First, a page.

With only three weeks to go before the big opening party, Tiny Telephone Studios’ cavernous new Oakland space is far from ready. Wires dangle from the ceiling, lights flash overhead, the walls remain unfinished; yet John Vanderslice, the studio’s owner, doesn’t seem perturbed. He has just arrived from getting his hair dyed across the bay in San Francisco, and as he flits from unfinished room to unfinished room, his head radiates shades of pewter blue and radioactive green. Vanderslice, who is almost 50 but looks half that, greets everyone he sees by name, running his hands over every surface and complimenting his crew on the stains in the woodwork. At the center of the maze-like studio sits a 64-channel Neve analog mixer, currently hidden under a blue tarp like a whale on an operating table. Standing behind it feels a bit like steering a cruise ship; an enormous window exposes the studio’s live room, which right now is full only of debris.
While the space is dazzling, exciting, and a bit overwhelming, its construction is both improbable and insanely risky. In 2015, a time when Bay Area real estate has constricted artists of all stripes with a Darth Vader-like grip and anyone with a computer and a microphone has a recording studio at their disposal, John Vanderslice has decided to stretch himself across the two sides of San Francisco Bay. And it’s not just any studio he’s building, but one founded on the promise of an antiquated and painfully expensive mode of recording: the tape machine.
The original Tiny Telephone Studios, squeezed between a city park and a highway overpass in a residential neighborhood of San Francisco, has been Vanderslice’s labor of love for almost two decades. A long line of indie royalty have recorded there, including Sleater-Kinney, Deerhoof, Death Cab for Cutie, the Dodos, and countless others, not to mention Vanderslice himself. Vanderslice told me that he often only gives his clients a single week to record and master an album, ensuring that they focus on their performance and don’t belabor the tiny details. Besides, when you’re recording to tape, time is money.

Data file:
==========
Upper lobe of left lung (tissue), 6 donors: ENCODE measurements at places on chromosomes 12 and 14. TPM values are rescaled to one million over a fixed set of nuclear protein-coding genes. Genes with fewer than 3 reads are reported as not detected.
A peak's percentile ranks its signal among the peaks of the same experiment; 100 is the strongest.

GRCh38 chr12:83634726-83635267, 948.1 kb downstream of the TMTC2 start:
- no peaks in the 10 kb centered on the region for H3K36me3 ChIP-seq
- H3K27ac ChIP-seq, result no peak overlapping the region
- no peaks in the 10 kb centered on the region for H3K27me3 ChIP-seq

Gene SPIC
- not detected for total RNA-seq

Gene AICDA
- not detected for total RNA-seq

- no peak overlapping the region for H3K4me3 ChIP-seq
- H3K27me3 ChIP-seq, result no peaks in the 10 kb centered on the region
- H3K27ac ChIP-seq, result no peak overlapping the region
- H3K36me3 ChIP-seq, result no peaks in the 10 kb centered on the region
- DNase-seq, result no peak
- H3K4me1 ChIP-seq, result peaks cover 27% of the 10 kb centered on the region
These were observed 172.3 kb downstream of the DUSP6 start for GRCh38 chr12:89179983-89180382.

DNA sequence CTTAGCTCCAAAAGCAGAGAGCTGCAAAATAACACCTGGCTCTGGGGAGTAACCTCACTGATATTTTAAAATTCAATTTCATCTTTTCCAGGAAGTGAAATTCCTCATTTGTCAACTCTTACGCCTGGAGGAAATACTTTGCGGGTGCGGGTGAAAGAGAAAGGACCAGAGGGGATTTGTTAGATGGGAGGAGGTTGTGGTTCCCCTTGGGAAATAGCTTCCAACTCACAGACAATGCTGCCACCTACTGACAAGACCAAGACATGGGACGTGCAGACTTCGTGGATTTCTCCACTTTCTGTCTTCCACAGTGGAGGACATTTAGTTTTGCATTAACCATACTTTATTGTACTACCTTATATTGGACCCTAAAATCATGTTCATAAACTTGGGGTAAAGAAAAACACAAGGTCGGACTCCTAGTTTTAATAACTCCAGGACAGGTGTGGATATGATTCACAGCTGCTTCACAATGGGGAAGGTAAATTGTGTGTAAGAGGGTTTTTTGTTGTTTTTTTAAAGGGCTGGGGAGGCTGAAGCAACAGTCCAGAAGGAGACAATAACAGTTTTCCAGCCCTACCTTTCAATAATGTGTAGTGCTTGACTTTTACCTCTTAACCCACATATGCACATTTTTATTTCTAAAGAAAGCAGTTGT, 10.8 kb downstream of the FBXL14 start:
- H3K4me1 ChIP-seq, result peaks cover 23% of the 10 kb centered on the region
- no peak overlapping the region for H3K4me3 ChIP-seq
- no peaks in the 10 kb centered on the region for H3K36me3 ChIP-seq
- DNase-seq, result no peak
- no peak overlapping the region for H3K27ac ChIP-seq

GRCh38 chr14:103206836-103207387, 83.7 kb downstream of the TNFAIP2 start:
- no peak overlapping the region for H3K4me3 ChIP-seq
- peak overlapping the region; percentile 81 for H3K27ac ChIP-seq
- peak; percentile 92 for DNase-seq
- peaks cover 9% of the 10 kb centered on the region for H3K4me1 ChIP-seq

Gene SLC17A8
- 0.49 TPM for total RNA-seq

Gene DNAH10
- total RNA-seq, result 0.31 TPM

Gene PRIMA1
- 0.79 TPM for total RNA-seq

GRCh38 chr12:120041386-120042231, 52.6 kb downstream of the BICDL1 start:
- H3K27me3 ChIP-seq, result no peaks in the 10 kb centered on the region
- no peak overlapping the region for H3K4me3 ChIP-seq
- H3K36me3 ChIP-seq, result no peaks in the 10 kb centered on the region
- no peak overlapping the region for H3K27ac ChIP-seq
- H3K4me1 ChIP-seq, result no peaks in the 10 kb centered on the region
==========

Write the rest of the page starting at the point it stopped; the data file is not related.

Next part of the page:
When it comes to tape, Vanderslice is a bit of an extremist. “I’m Che up in the hills,” he exclaims. He is so committed to using tape that he gives it to all of his clients free of charge, a move that has cost him thousands of dollars. (His studios are still equipped with ProTools, however.) “The only reason that we exist is that we want to do something you can’t do at home,” Vanderslice says. “Otherwise, what’s the point?” For Vanderslice and his team of engineers, tape doesn’t merely lend a certain fidelity to recorded music, but completely reshapes the workflow of creating a record. Recording to tape, and the subsequent act of mixing in real time, forces artists to let imperfections slide, and leaves them nowhere to hide behind their own performances. “What you hear is what was played. That’s rare nowadays,” points out Meric Long, guitarist and vocalist for the Dodos, before ceding that you can still manipulate tape, by speeding it up or slowing it down, to make it do what you want it to.